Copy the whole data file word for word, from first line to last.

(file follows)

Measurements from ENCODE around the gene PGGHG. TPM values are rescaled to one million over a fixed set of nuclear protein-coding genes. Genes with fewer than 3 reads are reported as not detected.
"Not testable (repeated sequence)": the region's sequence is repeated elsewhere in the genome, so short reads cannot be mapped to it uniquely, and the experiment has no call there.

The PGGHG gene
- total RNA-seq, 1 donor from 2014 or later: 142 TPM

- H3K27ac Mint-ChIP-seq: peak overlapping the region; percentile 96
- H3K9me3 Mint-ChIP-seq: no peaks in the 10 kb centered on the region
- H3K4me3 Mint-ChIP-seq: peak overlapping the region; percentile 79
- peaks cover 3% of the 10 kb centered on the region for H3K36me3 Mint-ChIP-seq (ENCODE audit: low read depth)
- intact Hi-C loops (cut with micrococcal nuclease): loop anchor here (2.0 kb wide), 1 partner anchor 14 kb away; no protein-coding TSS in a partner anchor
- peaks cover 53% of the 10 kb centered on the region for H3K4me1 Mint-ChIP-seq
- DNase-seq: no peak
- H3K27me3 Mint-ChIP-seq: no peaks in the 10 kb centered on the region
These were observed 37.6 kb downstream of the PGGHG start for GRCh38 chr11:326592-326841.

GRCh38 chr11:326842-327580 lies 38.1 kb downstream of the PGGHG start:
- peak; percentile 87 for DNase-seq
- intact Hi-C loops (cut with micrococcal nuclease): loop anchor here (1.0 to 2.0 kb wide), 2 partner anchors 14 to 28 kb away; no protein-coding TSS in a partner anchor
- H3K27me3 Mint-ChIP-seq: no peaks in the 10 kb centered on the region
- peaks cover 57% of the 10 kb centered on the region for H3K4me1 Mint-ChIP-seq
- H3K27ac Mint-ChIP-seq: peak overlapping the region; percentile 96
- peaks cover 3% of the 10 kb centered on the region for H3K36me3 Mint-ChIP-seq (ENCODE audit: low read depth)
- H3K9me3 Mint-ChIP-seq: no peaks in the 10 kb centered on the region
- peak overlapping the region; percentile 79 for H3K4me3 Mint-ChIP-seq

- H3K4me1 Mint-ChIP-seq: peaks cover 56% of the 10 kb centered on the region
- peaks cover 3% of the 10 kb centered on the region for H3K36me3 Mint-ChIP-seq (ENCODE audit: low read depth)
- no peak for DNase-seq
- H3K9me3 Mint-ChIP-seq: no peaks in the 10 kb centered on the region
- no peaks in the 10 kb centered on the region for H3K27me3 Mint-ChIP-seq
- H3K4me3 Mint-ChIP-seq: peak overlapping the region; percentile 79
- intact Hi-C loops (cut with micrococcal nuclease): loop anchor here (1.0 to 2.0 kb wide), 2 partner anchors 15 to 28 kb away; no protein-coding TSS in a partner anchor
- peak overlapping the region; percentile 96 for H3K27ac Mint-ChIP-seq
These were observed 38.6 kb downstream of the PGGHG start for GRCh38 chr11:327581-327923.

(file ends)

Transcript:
Measurements from ENCODE around the gene PGGHG. TPM values are rescaled to one million over a fixed set of nuclear protein-coding genes. Genes with fewer than 3 reads are reported as not detected.
"Not testable (repeated sequence)": the region's sequence is repeated elsewhere in the genome, so short reads cannot be mapped to it uniquely, and the experiment has no call there.

The PGGHG gene
- total RNA-seq, 1 donor from 2014 or later: 142 TPM

- H3K27ac Mint-ChIP-seq: peak overlapping the region; percentile 96
- H3K9me3 Mint-ChIP-seq: no peaks in the 10 kb centered on the region
- H3K4me3 Mint-ChIP-seq: peak overlapping the region; percentile 79
- peaks cover 3% of the 10 kb centered on the region for H3K36me3 Mint-ChIP-seq (ENCODE audit: low read depth)
- intact Hi-C loops (cut with micrococcal nuclease): loop anchor here (2.0 kb wide), 1 partner anchor 14 kb away; no protein-coding TSS in a partner anchor
- peaks cover 53% of the 10 kb centered on the region for H3K4me1 Mint-ChIP-seq
- DNase-seq: no peak
- H3K27me3 Mint-ChIP-seq: no peaks in the 10 kb centered on the region
These were observed 37.6 kb downstream of the PGGHG start for GRCh38 chr11:326592-326841.

GRCh38 chr11:326842-327580 lies 38.1 kb downstream of the PGGHG start:
- peak; percentile 87 for DNase-seq
- intact Hi-C loops (cut with micrococcal nuclease): loop anchor here (1.0 to 2.0 kb wide), 2 partner anchors 14 to 28 kb away; no protein-coding TSS in a partner anchor
- H3K27me3 Mint-ChIP-seq: no peaks in the 10 kb centered on the region
- peaks cover 57% of the 10 kb centered on the region for H3K4me1 Mint-ChIP-seq
- H3K27ac Mint-ChIP-seq: peak overlapping the region; percentile 96
- peaks cover 3% of the 10 kb centered on the region for H3K36me3 Mint-ChIP-seq (ENCODE audit: low read depth)
- H3K9me3 Mint-ChIP-seq: no peaks in the 10 kb centered on the region
- peak overlapping the region; percentile 79 for H3K4me3 Mint-ChIP-seq

- H3K4me1 Mint-ChIP-seq: peaks cover 56% of the 10 kb centered on the region
- peaks cover 3% of the 10 kb centered on the region for H3K36me3 Mint-ChIP-seq (ENCODE audit: low read depth)
- no peak for DNase-seq
- H3K9me3 Mint-ChIP-seq: no peaks in the 10 kb centered on the region
- no peaks in the 10 kb centered on the region for H3K27me3 Mint-ChIP-seq
- H3K4me3 Mint-ChIP-seq: peak overlapping the region; percentile 79
- intact Hi-C loops (cut with micrococcal nuclease): loop anchor here (1.0 to 2.0 kb wide), 2 partner anchors 15 to 28 kb away; no protein-coding TSS in a partner anchor
- peak overlapping the region; percentile 96 for H3K27ac Mint-ChIP-seq
These were observed 38.6 kb downstream of the PGGHG start for GRCh38 chr11:327581-327923.